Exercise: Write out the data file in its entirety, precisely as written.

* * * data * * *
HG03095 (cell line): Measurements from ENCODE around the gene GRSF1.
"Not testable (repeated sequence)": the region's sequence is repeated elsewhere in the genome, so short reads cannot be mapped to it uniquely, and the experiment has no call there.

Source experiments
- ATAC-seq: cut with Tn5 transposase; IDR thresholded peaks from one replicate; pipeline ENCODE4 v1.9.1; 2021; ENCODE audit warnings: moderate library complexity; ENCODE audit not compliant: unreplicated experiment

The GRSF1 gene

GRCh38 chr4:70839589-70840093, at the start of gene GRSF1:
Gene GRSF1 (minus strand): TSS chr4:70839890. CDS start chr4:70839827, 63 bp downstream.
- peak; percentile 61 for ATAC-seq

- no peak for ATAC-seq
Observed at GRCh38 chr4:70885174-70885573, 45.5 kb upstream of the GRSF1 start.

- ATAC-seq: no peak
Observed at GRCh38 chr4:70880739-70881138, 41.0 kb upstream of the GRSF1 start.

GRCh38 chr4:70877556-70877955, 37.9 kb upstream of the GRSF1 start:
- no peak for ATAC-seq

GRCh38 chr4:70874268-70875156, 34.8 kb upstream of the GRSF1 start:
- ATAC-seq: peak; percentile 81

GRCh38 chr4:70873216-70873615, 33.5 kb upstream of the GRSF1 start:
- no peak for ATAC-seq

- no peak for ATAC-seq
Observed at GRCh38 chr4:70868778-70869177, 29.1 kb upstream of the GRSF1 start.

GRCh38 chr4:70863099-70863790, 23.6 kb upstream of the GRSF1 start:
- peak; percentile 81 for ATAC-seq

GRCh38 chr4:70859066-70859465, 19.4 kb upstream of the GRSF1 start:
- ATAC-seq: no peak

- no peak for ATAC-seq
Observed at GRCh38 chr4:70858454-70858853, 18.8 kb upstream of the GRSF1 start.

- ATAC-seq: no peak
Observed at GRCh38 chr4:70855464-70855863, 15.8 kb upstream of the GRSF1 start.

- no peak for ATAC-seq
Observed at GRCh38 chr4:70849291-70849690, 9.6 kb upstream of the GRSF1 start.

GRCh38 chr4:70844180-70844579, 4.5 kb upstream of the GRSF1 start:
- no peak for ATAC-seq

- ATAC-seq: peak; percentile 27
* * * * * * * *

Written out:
HG03095 (cell line): Measurements from ENCODE around the gene GRSF1.
"Not testable (repeated sequence)": the region's sequence is repeated elsewhere in the genome, so short reads cannot be mapped to it uniquely, and the experiment has no call there.

Source experiments
- ATAC-seq: cut with Tn5 transposase; IDR thresholded peaks from one replicate; pipeline ENCODE4 v1.9.1; 2021; ENCODE audit warnings: moderate library complexity; ENCODE audit not compliant: unreplicated experiment

The GRSF1 gene

GRCh38 chr4:70839589-70840093, at the start of gene GRSF1:
Gene GRSF1 (minus strand): TSS chr4:70839890. CDS start chr4:70839827, 63 bp downstream.
- peak; percentile 61 for ATAC-seq

- no peak for ATAC-seq
Observed at GRCh38 chr4:70885174-70885573, 45.5 kb upstream of the GRSF1 start.

- ATAC-seq: no peak
Observed at GRCh38 chr4:70880739-70881138, 41.0 kb upstream of the GRSF1 start.

GRCh38 chr4:70877556-70877955, 37.9 kb upstream of the GRSF1 start:
- no peak for ATAC-seq

GRCh38 chr4:70874268-70875156, 34.8 kb upstream of the GRSF1 start:
- ATAC-seq: peak; percentile 81

GRCh38 chr4:70873216-70873615, 33.5 kb upstream of the GRSF1 start:
- no peak for ATAC-seq

- no peak for ATAC-seq
Observed at GRCh38 chr4:70868778-70869177, 29.1 kb upstream of the GRSF1 start.

GRCh38 chr4:70863099-70863790, 23.6 kb upstream of the GRSF1 start:
- peak; percentile 81 for ATAC-seq

GRCh38 chr4:70859066-70859465, 19.4 kb upstream of the GRSF1 start:
- ATAC-seq: no peak

- no peak for ATAC-seq
Observed at GRCh38 chr4:70858454-70858853, 18.8 kb upstream of the GRSF1 start.

- ATAC-seq: no peak
Observed at GRCh38 chr4:70855464-70855863, 15.8 kb upstream of the GRSF1 start.

- no peak for ATAC-seq
Observed at GRCh38 chr4:70849291-70849690, 9.6 kb upstream of the GRSF1 start.

GRCh38 chr4:70844180-70844579, 4.5 kb upstream of the GRSF1 start:
- no peak for ATAC-seq

- ATAC-seq: peak; percentile 27